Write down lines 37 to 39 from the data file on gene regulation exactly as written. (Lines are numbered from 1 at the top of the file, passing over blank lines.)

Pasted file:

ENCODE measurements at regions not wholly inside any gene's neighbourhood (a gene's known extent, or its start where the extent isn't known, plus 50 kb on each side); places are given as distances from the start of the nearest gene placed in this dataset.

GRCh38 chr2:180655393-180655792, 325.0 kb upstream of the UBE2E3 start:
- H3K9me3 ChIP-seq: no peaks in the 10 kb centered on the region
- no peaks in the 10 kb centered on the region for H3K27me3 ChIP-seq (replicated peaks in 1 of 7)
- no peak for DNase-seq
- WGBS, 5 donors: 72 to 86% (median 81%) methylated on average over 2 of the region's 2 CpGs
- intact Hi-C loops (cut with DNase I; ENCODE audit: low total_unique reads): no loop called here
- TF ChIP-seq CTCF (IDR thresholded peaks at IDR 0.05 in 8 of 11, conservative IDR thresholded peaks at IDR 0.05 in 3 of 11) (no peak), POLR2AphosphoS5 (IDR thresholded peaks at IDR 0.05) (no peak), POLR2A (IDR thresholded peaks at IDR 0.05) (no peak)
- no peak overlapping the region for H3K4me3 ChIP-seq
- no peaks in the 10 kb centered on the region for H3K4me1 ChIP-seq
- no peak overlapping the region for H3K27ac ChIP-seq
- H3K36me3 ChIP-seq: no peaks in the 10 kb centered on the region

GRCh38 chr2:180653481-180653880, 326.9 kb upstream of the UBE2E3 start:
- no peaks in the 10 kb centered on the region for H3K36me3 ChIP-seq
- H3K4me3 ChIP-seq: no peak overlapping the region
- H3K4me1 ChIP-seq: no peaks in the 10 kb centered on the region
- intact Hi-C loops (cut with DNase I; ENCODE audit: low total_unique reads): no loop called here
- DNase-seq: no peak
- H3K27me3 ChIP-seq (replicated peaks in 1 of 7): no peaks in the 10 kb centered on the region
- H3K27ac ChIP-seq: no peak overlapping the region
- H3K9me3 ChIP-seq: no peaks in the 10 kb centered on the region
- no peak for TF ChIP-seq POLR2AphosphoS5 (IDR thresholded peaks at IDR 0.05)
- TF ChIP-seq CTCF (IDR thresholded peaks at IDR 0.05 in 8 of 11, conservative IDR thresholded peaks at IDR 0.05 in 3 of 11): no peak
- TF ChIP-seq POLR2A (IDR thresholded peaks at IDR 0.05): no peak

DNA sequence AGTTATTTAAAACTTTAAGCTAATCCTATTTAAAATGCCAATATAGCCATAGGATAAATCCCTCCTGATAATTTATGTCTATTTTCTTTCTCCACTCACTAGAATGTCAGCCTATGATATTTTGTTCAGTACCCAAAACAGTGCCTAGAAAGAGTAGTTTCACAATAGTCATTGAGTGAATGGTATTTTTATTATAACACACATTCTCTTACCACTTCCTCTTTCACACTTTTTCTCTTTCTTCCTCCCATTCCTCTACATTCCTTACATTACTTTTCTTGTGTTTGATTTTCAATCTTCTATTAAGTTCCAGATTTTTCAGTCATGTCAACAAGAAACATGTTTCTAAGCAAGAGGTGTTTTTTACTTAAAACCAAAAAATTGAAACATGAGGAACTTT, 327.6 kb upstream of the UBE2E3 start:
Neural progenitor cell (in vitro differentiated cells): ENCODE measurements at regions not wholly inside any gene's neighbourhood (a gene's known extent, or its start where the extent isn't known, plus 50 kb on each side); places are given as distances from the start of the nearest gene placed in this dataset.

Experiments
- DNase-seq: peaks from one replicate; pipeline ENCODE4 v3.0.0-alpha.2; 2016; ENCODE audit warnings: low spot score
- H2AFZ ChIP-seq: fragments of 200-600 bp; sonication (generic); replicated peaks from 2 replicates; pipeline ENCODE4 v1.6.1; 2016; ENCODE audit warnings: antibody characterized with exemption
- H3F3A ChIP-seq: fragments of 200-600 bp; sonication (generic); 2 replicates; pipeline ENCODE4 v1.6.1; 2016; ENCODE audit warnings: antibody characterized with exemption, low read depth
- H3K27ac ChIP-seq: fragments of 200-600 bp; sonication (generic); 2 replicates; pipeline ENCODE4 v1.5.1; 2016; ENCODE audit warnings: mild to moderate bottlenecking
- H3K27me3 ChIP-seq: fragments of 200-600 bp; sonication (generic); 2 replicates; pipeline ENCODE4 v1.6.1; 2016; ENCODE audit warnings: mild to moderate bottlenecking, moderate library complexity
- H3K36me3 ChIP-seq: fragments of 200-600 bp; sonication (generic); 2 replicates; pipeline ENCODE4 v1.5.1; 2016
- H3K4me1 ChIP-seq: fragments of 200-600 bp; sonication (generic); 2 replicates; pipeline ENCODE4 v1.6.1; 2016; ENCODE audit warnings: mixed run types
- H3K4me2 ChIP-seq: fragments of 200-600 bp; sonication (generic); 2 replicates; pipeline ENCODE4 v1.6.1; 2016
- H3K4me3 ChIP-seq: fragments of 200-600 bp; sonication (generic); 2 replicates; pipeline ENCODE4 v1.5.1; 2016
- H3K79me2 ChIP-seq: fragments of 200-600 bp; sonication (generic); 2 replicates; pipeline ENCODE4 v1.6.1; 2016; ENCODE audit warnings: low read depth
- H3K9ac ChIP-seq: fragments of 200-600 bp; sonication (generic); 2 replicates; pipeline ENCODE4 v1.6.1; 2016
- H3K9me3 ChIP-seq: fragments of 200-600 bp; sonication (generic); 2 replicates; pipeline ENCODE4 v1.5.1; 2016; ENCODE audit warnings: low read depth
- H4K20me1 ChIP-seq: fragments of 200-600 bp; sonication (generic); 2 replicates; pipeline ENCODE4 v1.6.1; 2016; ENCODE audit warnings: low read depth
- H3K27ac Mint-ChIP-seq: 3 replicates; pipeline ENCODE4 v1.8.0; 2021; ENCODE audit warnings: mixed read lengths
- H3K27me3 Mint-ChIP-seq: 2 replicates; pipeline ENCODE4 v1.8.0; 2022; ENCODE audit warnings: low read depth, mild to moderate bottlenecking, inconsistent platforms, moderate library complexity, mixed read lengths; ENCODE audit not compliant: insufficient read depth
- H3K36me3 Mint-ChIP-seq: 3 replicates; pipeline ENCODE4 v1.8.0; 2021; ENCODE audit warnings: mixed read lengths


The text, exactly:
- H3K79me2 ChIP-seq: fragments of 200-600 bp; sonication (generic); 2 replicates; pipeline ENCODE4 v1.6.1; 2016; ENCODE audit warnings: low read depth
- H3K9ac ChIP-seq: fragments of 200-600 bp; sonication (generic); 2 replicates; pipeline ENCODE4 v1.6.1; 2016
- H3K9me3 ChIP-seq: fragments of 200-600 bp; sonication (generic); 2 replicates; pipeline ENCODE4 v1.5.1; 2016; ENCODE audit warnings: low read depth